March 20 (2:05PM) - 24 (2:05PM), 2024

Currents in Promoting CSR, DEI and ESG Strategies: The Promise and Peril of Doing Good -- A Case Study Approach

Interest Group: Short Course
This workshop focuses on introducing participants to contemporary challenges in developing and in teaching corporate social responsibility; diversity, equity and inclusion; and environmental, social and governance initiatives. Increasingly, companies of all sizes are embracing the philosophy that "business for good is good for business," indicating that an organization's social impact strategy plays a critical role in championing stakeholder engagement and in protecting and promoting corporate and/or brand reputation. At the same time, and increasingly, critics denounce and/or dismiss CSR, DEI and ESG strategies as "trust washing," "purpose washing" or "woke capitalism." While social impact initiatives always have had critics, these initiatives are increasingly scrutinized-and by increasingly vocal critics.

Rationale: Increasingly an organization's integrated marketing communication and/or public relations programming is being orchestrated around CSR, DEI and ESG initiatives.
• Corporate social responsibility refers to the concept that businesses should operate in a socially responsible manner, holding themselves accountable to publics beyond their stakeholders.
• Diversity, equity and inclusion outlines an organization's policies, practices and procedures for creating a more welcoming and inclusive environment for marginalized populations.
• Environmental, social and governance is an investment strategy that suggests that investors should look beyond a company's bottom line when investing and take into account other criteria, such as its environmental impact and approach to social issues. While the term is often used in the investment community, it may also help stakeholders understand how a company approaches risks and opportunities related to environmental, social and governance issues.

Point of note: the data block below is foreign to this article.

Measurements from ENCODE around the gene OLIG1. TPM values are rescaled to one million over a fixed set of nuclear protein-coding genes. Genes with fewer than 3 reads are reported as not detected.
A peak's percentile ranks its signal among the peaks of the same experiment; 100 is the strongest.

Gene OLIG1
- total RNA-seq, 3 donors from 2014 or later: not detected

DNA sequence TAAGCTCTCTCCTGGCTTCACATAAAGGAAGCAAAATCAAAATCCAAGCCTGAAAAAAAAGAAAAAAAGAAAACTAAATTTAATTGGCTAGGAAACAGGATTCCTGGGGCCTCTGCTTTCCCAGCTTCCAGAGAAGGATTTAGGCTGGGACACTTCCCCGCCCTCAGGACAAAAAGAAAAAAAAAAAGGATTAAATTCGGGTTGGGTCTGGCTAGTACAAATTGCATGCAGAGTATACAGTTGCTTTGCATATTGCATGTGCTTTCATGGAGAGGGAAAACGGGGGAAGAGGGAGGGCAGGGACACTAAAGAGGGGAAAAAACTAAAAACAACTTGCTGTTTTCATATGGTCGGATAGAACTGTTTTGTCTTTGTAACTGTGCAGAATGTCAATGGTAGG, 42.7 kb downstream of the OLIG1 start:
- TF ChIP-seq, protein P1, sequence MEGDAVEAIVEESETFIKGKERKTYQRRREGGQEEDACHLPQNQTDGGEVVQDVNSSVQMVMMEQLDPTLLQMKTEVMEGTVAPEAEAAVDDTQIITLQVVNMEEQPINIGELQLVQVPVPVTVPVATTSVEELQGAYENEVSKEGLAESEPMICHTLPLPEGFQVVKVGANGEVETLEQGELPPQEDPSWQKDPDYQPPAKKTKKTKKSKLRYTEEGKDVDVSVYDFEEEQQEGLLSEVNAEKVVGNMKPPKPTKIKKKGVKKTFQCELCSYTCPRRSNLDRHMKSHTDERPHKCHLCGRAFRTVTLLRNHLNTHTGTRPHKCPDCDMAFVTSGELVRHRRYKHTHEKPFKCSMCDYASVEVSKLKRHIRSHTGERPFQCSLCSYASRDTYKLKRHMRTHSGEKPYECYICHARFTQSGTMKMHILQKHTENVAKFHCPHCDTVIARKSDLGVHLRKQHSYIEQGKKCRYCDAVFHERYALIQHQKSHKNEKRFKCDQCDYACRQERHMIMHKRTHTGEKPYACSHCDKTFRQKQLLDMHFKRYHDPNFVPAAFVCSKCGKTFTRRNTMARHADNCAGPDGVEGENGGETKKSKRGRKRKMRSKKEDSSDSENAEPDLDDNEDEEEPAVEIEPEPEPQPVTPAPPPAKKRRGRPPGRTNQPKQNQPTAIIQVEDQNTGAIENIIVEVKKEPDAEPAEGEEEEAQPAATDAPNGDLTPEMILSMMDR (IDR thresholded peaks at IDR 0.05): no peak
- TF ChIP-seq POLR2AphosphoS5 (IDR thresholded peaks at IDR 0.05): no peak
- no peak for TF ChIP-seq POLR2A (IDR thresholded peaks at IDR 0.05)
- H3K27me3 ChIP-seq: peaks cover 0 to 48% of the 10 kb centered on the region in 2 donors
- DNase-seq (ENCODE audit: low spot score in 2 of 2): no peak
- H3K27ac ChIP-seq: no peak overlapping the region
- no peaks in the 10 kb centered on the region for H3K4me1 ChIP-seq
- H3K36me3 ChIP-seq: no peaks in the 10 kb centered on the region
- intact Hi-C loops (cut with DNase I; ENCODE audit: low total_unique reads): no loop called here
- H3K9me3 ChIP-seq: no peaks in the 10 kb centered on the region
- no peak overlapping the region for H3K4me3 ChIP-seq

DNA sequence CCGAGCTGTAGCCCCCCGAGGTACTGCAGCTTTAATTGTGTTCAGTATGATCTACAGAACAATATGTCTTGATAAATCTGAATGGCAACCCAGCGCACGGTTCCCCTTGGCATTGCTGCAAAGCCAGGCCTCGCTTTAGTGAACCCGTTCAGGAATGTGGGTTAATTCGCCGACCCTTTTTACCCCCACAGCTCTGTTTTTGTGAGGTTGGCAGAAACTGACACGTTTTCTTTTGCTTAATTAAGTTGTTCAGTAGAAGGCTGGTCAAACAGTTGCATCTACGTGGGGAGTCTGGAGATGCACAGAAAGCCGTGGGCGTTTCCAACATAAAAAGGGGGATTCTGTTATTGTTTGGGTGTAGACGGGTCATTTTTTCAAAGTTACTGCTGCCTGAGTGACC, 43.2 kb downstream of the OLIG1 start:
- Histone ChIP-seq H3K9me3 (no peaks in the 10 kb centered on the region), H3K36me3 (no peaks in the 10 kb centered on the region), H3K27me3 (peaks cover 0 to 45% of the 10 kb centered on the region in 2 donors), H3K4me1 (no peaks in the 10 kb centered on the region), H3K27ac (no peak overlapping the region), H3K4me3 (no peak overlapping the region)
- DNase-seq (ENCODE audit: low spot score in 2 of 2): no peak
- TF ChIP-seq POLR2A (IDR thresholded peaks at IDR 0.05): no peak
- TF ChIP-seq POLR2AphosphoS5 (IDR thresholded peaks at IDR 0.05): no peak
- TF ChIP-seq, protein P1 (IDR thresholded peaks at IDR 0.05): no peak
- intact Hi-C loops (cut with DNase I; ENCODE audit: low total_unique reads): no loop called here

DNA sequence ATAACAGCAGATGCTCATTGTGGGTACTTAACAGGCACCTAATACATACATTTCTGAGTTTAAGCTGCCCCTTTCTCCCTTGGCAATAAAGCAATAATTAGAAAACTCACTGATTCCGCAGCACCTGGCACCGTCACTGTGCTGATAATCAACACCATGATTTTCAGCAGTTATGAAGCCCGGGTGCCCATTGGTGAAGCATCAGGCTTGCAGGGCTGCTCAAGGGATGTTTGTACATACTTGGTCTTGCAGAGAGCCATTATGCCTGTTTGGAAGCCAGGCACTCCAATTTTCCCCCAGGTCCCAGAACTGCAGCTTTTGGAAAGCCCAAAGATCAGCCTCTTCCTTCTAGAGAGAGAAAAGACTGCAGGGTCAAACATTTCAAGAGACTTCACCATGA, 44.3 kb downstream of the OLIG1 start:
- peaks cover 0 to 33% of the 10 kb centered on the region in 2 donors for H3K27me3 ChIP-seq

Individually, and taken together, CSR, ESG and DEI intersect with and may become the focal point of integrated marketing communication and/or public relations practice. Each of these practices historically were developed-and continue to evolve-with the promise of "doing good" for the individuals an organization is meant to serve. Yet creating and promoting social impact initiatives can be fraught with unique challenges and complexities, born of today's moment.

Practitioners may be called upon to develop and promote social impact programming-and they may be called upon to defend (or to evolve) such programming when criticized. This workshop seeks to ground participants in challenges unique to the current moment, along with knowledge and tools, to prepare students to approach social impact programming from an informed and critical perspective.

This workshop will provide communication instructors insight into the forces that have created contemporary challenges in developing and executing social impact initiatives, tools for more fully teaching those initiatives, and best (and worst) practice case studies that incorporate CSR, DEI and ESG programming. With high profile news outlets, like the New York Times and the Wall Street Journal, raising criticisms of social impact programming, this workshop will seek to answer the question "when, why and how does doing good become so bad?"

Students seek courses that provide practical knowledge and skill development, and they are increasingly aware of the reputational issues surrounding their preferred brands. While traditional communication instructors share that awareness, they may not have the background, insight or ability to teach students the contemporary challenges that accompany CSR, DEI and ESG programming. This workshop seeks to ground participants in contemporary challenges (and best practices), while ultimately giving their students the tools and knowledge needed to approach social impact programming from an informed and critical standpoint. Through a case-study approach, this workshop will equip participants with the content needed to understand why, in today's moment, some companies are criticized and how others withstand the criticism.

Participants will: learn the historical forces that catalyzed the practice of CSR, DEI and ESG programming; learn contemporary issues facing CSR, DEI and ESG practices individually and collectively; be able to teach these concepts as part of a course in applied social influence; obtain case studies, templates and assignments for use in their courses; and become familiar with communication industry terms, best practices and topics.


Allison Peiritsch, Slippery Rock University


Thomas Richard Flynn, Slippery Rock University

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